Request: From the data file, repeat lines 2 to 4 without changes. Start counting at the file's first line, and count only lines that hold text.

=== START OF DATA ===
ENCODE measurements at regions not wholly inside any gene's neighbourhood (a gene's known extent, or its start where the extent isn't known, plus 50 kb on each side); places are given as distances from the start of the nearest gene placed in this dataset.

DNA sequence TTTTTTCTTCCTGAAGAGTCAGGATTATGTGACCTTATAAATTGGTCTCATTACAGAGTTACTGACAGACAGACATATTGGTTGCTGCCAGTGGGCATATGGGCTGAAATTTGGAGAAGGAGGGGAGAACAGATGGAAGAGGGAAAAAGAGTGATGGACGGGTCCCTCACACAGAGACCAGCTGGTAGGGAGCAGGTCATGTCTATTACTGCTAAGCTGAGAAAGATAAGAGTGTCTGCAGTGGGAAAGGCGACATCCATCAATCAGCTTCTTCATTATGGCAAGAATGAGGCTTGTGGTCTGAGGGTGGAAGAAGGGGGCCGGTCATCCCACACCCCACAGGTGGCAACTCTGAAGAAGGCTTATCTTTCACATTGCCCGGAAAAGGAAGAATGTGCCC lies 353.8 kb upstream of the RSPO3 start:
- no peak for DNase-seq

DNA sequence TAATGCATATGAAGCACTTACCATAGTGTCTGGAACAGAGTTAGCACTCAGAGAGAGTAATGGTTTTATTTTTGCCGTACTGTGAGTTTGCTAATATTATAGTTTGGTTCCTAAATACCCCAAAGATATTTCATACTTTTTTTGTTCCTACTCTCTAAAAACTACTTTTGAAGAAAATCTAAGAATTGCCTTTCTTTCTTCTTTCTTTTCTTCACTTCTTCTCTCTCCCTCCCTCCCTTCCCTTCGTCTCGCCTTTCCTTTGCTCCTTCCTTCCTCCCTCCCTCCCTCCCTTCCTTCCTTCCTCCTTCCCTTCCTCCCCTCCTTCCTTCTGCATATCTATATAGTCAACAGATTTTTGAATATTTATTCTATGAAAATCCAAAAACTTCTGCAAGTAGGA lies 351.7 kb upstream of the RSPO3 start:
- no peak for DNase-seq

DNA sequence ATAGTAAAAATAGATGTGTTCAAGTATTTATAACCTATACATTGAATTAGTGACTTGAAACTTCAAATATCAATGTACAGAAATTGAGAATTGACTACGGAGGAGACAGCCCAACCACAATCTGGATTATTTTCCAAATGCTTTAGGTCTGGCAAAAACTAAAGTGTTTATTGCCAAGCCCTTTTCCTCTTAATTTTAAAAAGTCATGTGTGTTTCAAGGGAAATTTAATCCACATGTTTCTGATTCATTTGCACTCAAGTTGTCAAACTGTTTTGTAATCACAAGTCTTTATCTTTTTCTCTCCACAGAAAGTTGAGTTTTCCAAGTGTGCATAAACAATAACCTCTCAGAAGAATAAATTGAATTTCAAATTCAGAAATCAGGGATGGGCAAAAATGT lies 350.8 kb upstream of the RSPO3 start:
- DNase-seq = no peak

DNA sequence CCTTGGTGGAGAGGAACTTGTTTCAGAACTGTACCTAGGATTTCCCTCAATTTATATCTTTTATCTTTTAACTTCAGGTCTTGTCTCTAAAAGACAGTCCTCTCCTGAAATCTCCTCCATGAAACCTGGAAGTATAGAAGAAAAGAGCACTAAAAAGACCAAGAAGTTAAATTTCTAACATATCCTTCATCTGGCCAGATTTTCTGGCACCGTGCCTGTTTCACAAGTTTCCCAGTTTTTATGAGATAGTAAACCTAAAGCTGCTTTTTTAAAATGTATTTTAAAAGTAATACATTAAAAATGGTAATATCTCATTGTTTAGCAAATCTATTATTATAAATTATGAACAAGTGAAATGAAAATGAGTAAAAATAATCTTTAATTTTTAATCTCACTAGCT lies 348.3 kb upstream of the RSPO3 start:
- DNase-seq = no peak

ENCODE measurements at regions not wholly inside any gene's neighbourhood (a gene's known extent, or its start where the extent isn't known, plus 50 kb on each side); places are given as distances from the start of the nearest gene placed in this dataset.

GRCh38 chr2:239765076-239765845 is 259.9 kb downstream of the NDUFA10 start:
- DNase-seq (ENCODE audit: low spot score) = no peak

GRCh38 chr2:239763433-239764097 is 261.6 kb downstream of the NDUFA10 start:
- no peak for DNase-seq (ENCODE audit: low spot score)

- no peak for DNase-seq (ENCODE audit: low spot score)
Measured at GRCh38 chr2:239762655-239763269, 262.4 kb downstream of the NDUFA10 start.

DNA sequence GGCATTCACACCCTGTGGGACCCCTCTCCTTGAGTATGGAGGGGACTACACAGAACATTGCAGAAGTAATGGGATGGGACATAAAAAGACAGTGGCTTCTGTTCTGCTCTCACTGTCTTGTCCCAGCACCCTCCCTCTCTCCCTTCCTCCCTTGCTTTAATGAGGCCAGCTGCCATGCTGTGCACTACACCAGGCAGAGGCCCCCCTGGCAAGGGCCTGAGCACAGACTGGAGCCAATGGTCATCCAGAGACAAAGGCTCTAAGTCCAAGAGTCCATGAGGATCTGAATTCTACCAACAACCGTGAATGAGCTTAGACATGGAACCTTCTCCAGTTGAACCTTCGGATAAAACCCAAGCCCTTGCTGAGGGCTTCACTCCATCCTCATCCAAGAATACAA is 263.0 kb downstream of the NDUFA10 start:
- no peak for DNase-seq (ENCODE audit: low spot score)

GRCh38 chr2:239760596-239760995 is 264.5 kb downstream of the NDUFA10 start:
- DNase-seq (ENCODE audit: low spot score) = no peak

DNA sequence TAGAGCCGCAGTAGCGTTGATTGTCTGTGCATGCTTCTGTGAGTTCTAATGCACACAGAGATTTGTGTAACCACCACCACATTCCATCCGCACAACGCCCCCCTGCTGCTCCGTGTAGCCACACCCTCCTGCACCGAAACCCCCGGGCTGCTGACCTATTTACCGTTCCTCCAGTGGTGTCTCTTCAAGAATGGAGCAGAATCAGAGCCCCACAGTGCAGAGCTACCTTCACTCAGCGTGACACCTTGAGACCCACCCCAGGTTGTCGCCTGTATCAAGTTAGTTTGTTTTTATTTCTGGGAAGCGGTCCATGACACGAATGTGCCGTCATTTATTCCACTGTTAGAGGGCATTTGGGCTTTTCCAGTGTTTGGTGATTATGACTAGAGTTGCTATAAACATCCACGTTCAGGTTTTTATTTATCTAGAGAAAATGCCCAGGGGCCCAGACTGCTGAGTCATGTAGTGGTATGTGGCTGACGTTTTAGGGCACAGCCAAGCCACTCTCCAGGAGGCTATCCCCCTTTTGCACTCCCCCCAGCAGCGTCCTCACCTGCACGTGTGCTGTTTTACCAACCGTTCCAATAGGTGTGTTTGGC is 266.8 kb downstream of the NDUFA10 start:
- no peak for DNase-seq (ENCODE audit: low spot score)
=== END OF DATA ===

DNA sequence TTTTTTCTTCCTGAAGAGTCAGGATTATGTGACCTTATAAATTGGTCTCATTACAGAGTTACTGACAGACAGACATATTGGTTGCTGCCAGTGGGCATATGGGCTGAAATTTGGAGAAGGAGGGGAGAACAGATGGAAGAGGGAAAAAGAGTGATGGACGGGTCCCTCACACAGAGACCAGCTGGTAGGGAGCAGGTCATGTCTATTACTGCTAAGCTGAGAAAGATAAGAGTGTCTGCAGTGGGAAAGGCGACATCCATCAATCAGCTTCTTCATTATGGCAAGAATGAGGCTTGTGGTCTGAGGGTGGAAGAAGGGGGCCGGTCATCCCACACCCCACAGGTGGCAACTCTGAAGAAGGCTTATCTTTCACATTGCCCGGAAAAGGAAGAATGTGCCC lies 353.8 kb upstream of the RSPO3 start:
- no peak for DNase-seq

DNA sequence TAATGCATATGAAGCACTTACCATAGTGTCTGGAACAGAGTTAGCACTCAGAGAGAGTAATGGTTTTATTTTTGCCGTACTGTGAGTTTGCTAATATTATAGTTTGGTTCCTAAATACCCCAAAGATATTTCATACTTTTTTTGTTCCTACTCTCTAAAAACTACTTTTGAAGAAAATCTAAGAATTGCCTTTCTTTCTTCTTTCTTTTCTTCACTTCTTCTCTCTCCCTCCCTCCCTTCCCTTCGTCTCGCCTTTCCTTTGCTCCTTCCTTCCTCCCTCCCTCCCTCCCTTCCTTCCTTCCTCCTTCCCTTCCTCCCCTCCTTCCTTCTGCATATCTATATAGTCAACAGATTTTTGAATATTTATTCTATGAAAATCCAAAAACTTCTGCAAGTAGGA lies 351.7 kb upstream of the RSPO3 start: